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Impact of genetic variation in acrylamide metabolism on hemoglobin adduct levels.
Reutman-S; Butler-M; Vesper-H; Moorman-W; Toennis-C; Clark-J
Toxicologist 2007 Mar; 96(1):328-329
This analysis explored contributions of genotype (genes encoding enzymes linked to acrylamide and glycidamide metabolism) and smoking on hemoglobin adduct levels of acrylamide (AA), its metabolite glycidamide (GA), and their ratio (GA/AA). Acrylamide has been shown to be genotoxic in animal studies. Human exposure occurs from diet, tobacco smoke, and occupational exposure. Blood samples from 39 consenting acrylamide industry workers with low potential risk for work contact with acrylamide were used. Variants of EPHX1 Y113H EX6+5C>T and GSTP1 I105V EX5-24A>G and gene deletions in GSTM1 and GSTT1 were identified by PCR. Hemoglobin adducts were measured by HPLC-MS/MS. Urinary cotinine was measured by immunoassay as a proxy for smoking (i.e., cotinine >= 200ng/ml). Mean GA/AA ratios were calculated for dichotomized categories of EPHX1 (C/C + C/T=0.80, T/T=0.91), GSTP1(A/G + G/G=0.88, A/A=0.87), GSTM1 (null=0.92, present=0.85), and GSTT1 (null=0.69, present= 0.93). Separate linear regression models were run for log AA, GA, and GA/AA for each of these genotypes, with and without smoking adjustment. Smoking was highly significant when added to each model (p-values: 0.003 to <0.0001). EHPX1 T/T was significantly (p=0.04) associated with a higher GA/AA ratio after adjustment for smoking. The GSTT1 null genotype was significantly associated with lowered GA/AA ratios both before (p=0.0013) and after (p=0.0007) adjustment for smoking. The GSTT1 null genotype was also significantly associated with higher AA levels, before (P=0.02) and after (p=0.008) adjustment for smoking. Genotype approached significance with AA or GA in several models. Conclusion: GSTT1 genotype appeared to affect AA levels and the GA/AA ratio, while EPHX1 Y113H affected the GA/AA ratio after adjustment for smoking. Low sample size may have limited detection of other effects.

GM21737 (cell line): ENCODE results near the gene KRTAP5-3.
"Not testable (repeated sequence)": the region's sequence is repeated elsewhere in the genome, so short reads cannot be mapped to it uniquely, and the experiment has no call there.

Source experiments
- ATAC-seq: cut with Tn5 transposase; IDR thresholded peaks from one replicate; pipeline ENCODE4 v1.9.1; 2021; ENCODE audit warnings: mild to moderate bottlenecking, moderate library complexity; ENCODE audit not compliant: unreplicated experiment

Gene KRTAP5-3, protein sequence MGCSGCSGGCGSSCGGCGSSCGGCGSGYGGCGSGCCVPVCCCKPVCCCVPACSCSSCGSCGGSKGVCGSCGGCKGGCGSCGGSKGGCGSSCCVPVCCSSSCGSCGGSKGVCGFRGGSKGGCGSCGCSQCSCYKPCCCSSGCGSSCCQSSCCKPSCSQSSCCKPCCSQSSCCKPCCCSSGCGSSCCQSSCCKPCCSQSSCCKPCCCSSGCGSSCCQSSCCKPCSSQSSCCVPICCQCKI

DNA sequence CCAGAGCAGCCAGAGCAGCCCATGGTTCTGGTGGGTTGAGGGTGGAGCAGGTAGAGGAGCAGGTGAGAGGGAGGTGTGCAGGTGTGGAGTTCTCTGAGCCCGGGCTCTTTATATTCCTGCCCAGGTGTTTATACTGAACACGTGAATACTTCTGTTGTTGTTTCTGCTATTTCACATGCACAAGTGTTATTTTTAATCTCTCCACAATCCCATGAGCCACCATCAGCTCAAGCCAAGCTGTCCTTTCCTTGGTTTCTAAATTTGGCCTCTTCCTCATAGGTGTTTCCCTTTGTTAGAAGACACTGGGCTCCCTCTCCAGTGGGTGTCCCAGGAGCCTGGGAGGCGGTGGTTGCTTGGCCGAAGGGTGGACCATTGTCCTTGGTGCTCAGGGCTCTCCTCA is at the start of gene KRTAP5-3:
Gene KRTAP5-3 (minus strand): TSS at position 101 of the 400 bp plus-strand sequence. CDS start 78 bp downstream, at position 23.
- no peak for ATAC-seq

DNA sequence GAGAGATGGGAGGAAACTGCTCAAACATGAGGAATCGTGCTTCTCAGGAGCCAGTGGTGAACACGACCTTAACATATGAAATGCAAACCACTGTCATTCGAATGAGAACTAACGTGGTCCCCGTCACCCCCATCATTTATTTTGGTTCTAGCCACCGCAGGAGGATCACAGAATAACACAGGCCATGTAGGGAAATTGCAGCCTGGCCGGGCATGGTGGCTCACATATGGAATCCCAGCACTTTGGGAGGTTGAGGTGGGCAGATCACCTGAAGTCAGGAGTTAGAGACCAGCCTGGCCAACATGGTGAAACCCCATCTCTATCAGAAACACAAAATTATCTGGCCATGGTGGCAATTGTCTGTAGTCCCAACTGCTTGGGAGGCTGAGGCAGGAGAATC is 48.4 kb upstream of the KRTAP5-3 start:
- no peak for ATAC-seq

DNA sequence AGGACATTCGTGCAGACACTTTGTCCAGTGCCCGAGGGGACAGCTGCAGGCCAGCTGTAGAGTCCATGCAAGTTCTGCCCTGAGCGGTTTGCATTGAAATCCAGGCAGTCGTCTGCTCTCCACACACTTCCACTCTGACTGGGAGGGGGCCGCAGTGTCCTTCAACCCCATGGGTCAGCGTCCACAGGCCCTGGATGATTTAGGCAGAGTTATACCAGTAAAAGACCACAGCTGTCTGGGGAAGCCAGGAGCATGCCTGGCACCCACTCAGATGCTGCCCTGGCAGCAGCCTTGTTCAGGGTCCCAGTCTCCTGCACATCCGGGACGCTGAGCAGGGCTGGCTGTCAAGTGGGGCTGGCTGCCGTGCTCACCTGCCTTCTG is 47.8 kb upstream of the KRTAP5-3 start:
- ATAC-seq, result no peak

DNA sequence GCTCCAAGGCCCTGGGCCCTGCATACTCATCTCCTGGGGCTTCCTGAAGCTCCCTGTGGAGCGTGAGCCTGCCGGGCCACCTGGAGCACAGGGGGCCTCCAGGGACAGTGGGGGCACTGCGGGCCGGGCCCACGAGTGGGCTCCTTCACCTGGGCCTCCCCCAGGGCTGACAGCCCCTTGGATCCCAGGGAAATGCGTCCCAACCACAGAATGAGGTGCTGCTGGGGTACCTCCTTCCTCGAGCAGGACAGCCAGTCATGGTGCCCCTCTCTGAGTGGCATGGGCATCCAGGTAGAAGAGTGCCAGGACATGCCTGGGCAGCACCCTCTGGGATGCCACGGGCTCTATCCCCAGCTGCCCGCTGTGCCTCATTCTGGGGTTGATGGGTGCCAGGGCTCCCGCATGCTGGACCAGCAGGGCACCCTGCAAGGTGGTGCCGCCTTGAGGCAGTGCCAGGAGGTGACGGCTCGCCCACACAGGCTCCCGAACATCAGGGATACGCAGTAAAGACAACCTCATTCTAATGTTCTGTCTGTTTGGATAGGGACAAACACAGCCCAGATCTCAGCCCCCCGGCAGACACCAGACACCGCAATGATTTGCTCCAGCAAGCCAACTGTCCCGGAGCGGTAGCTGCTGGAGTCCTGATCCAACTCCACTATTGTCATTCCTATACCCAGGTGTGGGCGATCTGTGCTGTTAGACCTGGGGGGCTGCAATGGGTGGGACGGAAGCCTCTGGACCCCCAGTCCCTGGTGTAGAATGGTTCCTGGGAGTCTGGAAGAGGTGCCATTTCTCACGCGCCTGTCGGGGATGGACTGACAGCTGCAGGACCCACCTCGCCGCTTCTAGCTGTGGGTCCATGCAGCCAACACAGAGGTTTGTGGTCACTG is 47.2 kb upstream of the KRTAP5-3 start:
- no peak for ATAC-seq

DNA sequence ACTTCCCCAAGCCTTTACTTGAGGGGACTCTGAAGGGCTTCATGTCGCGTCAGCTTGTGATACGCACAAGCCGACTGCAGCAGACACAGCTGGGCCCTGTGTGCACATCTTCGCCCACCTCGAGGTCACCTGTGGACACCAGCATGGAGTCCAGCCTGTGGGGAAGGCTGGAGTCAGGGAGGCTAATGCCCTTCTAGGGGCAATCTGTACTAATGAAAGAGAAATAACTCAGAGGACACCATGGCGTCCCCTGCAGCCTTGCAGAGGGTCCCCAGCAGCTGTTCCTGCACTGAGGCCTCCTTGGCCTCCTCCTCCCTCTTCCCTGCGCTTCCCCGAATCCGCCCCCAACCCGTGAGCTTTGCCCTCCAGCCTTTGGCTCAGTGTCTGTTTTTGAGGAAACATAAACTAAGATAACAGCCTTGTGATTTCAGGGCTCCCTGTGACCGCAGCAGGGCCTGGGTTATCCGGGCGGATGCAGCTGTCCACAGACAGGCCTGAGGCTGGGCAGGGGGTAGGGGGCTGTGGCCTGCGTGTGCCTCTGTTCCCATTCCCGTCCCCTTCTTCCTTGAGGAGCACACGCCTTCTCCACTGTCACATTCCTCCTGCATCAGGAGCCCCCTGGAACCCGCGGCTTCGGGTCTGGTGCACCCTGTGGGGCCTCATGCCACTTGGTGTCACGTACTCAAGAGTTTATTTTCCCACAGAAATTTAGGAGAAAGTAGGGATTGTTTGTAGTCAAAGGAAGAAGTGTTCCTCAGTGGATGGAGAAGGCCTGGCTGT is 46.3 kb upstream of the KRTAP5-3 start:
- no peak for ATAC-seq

Physical-reactions; Risk-analysis; Risk-factors; Chemical-analysis; Chemical-reactions; Cell-biology; Cell-damage; Cellular-reactions; Genetic-factors; Genes; Genotoxic-effects; Genotoxicity; Animal-studies; Humans; Smoke-inhalation; Dietary-effects; Occupational-exposure; Work-environment; Chemical-factory-workers; Industrial-environment; Industrial-exposures; Mathematical-models
Issue of Publication
The Toxicologist. Society of Toxicology 46th Annual Meeting and ToxExpo, March 25-29, 2007, Charlotte, North Carolina
Page last reviewed: September 2, 2020
Content source: National Institute for Occupational Safety and Health Education and Information Division